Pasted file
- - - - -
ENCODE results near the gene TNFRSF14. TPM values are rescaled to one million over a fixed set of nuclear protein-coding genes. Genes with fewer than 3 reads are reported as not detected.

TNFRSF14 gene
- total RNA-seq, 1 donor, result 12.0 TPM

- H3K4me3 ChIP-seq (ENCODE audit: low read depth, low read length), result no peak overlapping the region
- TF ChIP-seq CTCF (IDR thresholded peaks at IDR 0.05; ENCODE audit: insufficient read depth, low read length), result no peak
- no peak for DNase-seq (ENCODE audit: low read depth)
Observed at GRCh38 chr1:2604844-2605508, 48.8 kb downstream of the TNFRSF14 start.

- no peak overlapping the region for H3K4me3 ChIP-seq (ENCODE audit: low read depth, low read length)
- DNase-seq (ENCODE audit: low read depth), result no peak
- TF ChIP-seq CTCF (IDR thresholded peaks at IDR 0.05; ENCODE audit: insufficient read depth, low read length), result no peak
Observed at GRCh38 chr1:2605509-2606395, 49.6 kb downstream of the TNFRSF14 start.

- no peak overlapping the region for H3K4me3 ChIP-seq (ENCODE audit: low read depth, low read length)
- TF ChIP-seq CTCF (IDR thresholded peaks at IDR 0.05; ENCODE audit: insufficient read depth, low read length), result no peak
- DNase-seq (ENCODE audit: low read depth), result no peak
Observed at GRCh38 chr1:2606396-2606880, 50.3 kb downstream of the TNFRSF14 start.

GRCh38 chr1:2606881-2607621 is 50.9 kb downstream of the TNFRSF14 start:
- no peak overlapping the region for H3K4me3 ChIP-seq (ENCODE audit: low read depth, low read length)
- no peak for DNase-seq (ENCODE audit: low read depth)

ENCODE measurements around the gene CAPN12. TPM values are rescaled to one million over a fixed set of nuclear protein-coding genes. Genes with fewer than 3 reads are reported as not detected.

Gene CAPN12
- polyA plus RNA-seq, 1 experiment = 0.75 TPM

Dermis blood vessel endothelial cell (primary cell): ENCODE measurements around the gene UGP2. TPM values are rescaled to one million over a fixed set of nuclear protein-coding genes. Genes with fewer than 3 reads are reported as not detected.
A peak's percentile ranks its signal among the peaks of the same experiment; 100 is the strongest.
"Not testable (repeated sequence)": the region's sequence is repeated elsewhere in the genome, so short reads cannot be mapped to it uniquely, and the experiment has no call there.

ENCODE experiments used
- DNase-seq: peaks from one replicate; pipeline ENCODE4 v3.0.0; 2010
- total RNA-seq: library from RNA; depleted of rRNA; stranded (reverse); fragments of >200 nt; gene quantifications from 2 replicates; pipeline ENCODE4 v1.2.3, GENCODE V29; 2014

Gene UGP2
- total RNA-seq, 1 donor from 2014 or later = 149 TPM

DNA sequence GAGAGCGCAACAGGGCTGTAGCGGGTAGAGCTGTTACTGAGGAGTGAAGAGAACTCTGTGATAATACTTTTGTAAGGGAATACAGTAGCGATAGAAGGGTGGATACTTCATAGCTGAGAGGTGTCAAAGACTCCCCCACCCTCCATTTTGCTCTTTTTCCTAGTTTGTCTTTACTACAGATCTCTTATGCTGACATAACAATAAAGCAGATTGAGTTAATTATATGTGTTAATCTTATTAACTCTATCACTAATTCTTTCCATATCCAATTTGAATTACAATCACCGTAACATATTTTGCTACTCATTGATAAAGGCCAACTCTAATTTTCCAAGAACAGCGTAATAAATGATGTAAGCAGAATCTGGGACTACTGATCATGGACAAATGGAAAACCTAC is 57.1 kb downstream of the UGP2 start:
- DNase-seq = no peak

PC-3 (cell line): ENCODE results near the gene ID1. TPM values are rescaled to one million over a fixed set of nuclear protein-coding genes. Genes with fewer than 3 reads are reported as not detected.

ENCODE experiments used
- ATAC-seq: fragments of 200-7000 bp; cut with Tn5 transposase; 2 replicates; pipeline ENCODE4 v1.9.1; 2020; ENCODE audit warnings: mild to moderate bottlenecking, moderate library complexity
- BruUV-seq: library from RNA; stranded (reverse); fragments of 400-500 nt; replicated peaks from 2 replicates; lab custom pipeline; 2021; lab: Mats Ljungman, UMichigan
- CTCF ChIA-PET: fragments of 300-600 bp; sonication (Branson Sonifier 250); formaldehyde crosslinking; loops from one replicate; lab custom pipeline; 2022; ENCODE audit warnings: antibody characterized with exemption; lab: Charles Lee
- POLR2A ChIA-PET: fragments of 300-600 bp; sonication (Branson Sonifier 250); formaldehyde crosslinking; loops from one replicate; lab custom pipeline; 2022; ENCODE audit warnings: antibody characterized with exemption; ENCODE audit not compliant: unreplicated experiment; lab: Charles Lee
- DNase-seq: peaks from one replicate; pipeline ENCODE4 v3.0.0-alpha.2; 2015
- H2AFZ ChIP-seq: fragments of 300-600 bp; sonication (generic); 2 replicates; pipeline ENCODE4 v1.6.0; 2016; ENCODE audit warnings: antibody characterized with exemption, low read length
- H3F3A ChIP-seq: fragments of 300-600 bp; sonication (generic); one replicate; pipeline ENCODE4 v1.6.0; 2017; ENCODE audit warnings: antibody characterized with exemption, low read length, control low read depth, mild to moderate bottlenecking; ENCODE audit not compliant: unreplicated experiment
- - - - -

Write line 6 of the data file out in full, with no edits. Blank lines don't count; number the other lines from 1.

- no peak for DNase-seq (ENCODE audit: low read depth)